To increase resilience to future energy price shocks, the government is supporting investment in the energy system by launching Great British Nuclear to support new nuclear builds, making up to £20 billion available for Carbon Capture, Utilisation and Storage (CCUS), and extending the Climate Change Agreement scheme for a further two years to encourage energy efficiency. We’ve screwed up our nuclear strategy a LOT. But not as badly as some other European countries. I’m really pleased to see we are on track to sorting it out. There’s been so so many years wasted here. Will it be any good? Not sure. It takes us about 20 bloody years to build a decent sized plant. It NEEDS to happen for 2050/net-zero and it needs to happen NOW, otherwise all our eggs are in the basket of deep geothermal which is nowhere near where it needs to be, yet.
Households are facing price rises beyond energy costs. The government will spend over £5 billion maintaining fuel duty at current levels for the next 12 months, including keeping the 5p cut in place. The government is also increasing Draught Relief from 1 August to freeze the duty charged on a typical pint of beer in the pub and ensure this will always be lower than in the supermarket. Reforms to childcare will also help families with children with one of the most significant costs they face. I got really hacked off at this sentence. The Government will spend…….NO THEY WON’T! They will take £5bn less than the £27bn or so they will probably take anyway – that’s more accurate. More duty on supermarket alcohol – so clever isn’t it because I don’t really believe they care about supporting pubs, they just see it as a way to levy more tax on where much more alcohol is bought these days – the supermarket. Genius. Childcare – we will come onto.
Overall, the government is providing a total of £94 billion, equivalent to £3,300 per household on average, across this financial year and next, to support households with higher costs. Which will be around-about the value of the extra tax that this inflationary environment will bring them in. Except that boost will last forever, and these measures are just for this year…….or many are temporary. Again, clever business if you can get it!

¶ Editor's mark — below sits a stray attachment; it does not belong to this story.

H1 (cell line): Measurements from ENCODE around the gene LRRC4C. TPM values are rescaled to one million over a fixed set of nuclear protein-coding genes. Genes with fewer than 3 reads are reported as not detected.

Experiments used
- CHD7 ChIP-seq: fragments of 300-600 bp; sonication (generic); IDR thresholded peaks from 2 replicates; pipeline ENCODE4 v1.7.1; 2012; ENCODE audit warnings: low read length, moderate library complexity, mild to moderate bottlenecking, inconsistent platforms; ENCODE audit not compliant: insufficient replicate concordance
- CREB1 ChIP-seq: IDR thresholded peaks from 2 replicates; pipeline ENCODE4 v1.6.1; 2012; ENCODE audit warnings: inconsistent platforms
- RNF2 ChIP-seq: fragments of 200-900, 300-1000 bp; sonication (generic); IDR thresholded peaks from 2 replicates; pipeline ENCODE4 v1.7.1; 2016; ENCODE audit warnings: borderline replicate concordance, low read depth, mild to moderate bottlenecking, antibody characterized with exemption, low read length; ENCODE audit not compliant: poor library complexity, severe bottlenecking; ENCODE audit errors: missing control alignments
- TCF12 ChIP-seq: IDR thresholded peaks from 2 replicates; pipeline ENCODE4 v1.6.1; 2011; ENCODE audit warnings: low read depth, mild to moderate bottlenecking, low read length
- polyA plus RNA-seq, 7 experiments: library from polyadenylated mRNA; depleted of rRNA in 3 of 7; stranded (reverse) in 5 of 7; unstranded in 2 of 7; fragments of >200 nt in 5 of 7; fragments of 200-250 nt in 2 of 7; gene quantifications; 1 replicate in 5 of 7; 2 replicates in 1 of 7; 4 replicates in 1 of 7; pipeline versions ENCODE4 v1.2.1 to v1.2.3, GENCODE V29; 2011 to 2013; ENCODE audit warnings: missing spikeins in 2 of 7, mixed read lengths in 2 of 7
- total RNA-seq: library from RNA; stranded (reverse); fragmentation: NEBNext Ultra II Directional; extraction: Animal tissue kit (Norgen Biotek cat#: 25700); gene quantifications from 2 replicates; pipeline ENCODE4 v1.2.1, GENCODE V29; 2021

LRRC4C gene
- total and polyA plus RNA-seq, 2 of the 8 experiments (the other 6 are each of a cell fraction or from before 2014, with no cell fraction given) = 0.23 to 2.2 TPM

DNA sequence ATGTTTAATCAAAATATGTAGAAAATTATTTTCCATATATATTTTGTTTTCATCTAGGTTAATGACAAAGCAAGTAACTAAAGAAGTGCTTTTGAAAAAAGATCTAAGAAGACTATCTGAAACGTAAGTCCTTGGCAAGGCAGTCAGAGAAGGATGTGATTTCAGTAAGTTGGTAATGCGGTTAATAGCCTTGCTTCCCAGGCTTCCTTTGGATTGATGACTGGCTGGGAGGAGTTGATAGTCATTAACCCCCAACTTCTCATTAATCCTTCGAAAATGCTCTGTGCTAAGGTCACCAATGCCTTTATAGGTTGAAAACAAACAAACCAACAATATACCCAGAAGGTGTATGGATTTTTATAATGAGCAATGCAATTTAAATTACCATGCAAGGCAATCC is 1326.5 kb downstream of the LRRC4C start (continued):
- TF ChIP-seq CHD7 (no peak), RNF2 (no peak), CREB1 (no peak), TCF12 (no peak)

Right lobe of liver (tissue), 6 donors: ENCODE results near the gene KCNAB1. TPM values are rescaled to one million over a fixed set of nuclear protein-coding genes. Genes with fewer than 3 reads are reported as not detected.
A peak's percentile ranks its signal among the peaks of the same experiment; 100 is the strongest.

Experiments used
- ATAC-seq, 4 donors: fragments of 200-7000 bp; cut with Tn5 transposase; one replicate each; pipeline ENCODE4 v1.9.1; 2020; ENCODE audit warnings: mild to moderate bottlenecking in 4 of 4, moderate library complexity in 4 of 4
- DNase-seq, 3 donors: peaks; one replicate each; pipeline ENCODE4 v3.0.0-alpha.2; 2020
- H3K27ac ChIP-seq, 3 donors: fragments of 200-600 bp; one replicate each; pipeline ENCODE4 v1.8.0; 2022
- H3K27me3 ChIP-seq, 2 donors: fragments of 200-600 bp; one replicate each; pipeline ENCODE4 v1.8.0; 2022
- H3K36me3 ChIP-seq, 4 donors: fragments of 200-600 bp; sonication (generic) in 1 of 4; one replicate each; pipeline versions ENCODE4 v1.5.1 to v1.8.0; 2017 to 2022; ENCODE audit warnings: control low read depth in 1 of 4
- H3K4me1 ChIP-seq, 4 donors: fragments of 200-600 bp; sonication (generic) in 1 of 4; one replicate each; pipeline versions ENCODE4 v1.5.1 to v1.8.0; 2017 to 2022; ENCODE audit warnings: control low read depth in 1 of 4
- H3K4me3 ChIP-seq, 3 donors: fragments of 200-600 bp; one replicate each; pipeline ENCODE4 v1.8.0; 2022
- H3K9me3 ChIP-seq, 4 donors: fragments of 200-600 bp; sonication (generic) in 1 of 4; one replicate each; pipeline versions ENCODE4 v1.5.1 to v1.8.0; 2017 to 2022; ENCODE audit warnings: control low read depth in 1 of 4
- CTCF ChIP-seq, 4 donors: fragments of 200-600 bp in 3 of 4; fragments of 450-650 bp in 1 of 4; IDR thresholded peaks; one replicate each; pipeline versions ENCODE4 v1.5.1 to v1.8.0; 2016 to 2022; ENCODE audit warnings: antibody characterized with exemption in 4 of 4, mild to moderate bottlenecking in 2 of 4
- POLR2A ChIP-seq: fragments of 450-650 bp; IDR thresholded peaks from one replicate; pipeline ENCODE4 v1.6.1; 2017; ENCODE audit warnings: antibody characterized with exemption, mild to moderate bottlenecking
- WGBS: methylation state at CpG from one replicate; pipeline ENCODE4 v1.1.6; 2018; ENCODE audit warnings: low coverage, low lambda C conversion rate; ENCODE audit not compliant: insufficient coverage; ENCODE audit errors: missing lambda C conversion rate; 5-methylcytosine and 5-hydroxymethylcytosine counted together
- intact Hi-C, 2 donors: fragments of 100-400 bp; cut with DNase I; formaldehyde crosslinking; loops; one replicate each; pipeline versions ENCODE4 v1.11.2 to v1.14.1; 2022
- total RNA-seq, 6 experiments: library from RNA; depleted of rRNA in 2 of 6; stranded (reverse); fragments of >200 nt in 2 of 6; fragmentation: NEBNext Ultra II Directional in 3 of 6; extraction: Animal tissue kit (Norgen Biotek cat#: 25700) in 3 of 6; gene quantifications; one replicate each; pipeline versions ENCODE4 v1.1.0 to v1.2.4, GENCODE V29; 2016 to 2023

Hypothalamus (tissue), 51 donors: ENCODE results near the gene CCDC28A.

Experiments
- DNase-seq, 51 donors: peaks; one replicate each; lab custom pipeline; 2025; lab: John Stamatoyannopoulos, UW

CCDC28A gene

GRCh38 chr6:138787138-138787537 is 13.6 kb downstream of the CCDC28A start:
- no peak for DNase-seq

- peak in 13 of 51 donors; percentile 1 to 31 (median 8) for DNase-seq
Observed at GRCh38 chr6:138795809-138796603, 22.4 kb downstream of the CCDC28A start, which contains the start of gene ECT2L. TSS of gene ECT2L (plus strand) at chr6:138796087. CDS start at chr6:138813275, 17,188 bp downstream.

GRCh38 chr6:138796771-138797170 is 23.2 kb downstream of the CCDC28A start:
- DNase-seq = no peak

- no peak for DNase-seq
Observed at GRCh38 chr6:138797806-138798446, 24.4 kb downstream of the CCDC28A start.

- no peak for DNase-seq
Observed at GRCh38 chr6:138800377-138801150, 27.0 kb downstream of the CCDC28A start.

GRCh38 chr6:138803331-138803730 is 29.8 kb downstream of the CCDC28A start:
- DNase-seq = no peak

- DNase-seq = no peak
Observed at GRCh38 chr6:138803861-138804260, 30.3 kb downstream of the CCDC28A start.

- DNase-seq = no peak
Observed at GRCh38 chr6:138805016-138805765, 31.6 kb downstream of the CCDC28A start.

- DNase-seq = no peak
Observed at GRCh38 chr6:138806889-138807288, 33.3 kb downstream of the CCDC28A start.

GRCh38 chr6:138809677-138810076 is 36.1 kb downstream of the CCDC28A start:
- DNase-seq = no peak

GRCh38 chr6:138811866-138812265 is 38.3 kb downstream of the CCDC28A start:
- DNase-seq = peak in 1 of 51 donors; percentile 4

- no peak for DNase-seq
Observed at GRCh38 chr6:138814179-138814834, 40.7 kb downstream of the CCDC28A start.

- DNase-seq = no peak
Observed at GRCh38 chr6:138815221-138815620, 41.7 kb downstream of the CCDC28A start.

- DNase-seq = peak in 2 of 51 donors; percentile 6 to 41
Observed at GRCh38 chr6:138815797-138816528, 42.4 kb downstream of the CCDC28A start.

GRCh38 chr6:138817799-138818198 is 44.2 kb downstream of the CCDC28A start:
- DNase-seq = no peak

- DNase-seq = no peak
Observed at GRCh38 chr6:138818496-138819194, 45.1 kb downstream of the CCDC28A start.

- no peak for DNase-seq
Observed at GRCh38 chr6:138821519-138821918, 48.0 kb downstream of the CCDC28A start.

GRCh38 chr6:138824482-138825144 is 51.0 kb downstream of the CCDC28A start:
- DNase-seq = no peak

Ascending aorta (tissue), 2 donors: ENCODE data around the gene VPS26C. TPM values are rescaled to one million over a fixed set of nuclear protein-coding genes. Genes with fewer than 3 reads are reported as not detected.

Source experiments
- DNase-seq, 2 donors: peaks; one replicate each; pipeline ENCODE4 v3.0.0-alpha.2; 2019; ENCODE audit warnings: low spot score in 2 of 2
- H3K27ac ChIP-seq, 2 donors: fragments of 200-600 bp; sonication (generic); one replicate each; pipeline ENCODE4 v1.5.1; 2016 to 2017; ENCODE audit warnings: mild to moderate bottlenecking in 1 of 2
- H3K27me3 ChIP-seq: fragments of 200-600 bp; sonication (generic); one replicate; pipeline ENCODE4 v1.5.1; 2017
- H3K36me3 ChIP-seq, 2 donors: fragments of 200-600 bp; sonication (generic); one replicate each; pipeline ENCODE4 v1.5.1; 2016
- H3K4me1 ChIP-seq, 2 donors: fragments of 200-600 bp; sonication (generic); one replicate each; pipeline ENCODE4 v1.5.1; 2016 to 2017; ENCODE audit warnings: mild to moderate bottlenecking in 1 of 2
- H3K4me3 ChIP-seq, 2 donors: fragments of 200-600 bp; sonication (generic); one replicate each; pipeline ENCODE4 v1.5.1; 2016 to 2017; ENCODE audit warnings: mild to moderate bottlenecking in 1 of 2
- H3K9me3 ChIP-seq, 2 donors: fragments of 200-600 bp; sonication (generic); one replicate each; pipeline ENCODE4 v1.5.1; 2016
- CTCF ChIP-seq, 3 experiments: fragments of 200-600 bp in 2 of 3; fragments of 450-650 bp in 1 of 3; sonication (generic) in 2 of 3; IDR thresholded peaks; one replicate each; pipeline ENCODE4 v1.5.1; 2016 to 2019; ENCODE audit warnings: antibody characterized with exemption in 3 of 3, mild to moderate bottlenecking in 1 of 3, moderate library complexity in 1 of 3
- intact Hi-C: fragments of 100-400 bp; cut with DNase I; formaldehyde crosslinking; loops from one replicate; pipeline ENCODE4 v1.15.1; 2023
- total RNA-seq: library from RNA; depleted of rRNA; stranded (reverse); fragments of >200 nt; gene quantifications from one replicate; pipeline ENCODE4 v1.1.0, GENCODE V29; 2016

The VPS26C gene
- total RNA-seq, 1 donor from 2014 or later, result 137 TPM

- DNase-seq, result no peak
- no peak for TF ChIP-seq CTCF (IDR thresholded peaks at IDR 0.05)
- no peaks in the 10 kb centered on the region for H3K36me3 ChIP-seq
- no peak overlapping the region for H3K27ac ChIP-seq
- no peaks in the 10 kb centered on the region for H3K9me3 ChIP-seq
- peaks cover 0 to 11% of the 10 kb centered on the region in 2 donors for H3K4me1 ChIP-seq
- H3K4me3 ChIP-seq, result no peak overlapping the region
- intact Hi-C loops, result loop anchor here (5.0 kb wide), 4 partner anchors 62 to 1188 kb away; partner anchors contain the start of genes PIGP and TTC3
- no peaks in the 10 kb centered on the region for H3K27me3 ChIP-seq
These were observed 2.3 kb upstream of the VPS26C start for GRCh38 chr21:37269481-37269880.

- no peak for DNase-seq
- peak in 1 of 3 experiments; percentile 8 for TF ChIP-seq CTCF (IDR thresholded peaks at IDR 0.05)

Growing the economy
Economic growth increases living standards, supports higher paid jobs, and strengthens the public finances. Spring Budget begins to implement the Chancellor’s strategy to deliver long term sustainable growth, focusing on four key priorities: Employment, Education, Enterprise and Everywhere. The OBR is now forecasting the UK economy will avoid a recession and, supported by action taken at the Spring Budget, GDP is higher in the medium term. Perhaps miraculous, and I am surprised, but it is still early days yet. We could also still have revisions that show we’ve already been through a recession last year. Let’s see. The OBR now look fabulously over optimistic to me.
Increasing employment raises living standards and helps businesses grow. While unemployment is at a near 50-year low, since the COVID-19 pandemic there has been a significant increase in the number of people neither in nor looking for work, with 6.7 million of the working age population economically inactive, excluding students. Spring Budget announces a comprehensive employment package focused on four groups: the long-term sick and disabled, welfare recipients and the unemployed, older workers, and parents. The OBR expects this package to result in 110,000 more individuals in the labour market by the end of the forecast period. Again I wonder if they are going to claim credit on bringing long-term sick back to work because, regardless of your view or experience of “long covid” – there is a clarity that it is passing and will naturally return some of the long term sick to the workforce, regardless of Government policy. I can’t see 110k people coming back to work from the other groups in here – although the parents incentive, when it kicks in, will make some difference. Remember you are employed if you are working any hours/have a job so it is also far from a perfect metric.